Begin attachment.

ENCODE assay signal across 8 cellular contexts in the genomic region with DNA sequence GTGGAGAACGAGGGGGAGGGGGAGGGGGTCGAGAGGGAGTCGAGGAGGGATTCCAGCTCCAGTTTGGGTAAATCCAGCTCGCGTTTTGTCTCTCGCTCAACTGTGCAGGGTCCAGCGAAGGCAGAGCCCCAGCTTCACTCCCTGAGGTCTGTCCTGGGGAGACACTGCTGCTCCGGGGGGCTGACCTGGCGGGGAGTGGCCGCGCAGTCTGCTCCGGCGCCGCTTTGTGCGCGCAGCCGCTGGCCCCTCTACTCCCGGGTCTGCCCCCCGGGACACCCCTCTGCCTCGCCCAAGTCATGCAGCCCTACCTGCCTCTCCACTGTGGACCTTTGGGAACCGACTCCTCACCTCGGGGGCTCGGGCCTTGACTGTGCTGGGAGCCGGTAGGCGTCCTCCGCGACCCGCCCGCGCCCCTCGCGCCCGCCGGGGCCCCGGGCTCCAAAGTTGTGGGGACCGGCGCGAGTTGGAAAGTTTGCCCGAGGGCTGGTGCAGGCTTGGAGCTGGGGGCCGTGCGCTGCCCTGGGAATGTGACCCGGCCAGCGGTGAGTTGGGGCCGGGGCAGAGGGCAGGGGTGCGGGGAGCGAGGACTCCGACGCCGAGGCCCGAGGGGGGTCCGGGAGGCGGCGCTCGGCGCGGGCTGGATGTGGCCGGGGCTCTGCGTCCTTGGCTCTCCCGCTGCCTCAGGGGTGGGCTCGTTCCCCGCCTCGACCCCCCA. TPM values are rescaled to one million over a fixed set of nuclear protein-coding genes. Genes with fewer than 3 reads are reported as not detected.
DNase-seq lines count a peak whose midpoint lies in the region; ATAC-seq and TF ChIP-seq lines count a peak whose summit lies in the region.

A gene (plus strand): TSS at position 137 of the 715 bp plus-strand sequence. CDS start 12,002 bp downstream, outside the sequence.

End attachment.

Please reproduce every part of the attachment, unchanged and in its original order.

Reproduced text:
ENCODE assay signal across 8 cellular contexts in the genomic region with DNA sequence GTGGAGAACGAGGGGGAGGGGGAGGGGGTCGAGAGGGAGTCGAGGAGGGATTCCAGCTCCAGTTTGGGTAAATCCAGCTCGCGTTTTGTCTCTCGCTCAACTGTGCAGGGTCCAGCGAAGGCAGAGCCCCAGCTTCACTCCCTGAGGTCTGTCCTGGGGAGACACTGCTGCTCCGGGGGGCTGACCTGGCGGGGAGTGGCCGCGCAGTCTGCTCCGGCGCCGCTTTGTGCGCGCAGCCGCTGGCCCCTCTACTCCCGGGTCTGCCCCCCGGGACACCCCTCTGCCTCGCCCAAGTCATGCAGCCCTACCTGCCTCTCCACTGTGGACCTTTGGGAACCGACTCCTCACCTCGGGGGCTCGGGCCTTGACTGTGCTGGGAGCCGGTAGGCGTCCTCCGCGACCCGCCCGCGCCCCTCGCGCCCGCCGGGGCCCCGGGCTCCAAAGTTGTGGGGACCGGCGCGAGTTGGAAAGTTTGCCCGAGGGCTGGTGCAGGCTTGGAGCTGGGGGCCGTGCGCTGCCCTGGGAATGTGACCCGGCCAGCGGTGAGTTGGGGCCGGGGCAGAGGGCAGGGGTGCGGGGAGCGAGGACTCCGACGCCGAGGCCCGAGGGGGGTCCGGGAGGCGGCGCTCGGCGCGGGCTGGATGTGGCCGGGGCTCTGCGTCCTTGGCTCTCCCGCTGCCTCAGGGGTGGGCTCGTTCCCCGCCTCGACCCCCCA. TPM values are rescaled to one million over a fixed set of nuclear protein-coding genes. Genes with fewer than 3 reads are reported as not detected.
DNase-seq lines count a peak whose midpoint lies in the region; ATAC-seq and TF ChIP-seq lines count a peak whose summit lies in the region.

A gene (plus strand): TSS at position 137 of the 715 bp plus-strand sequence. CDS start 12,002 bp downstream, outside the sequence.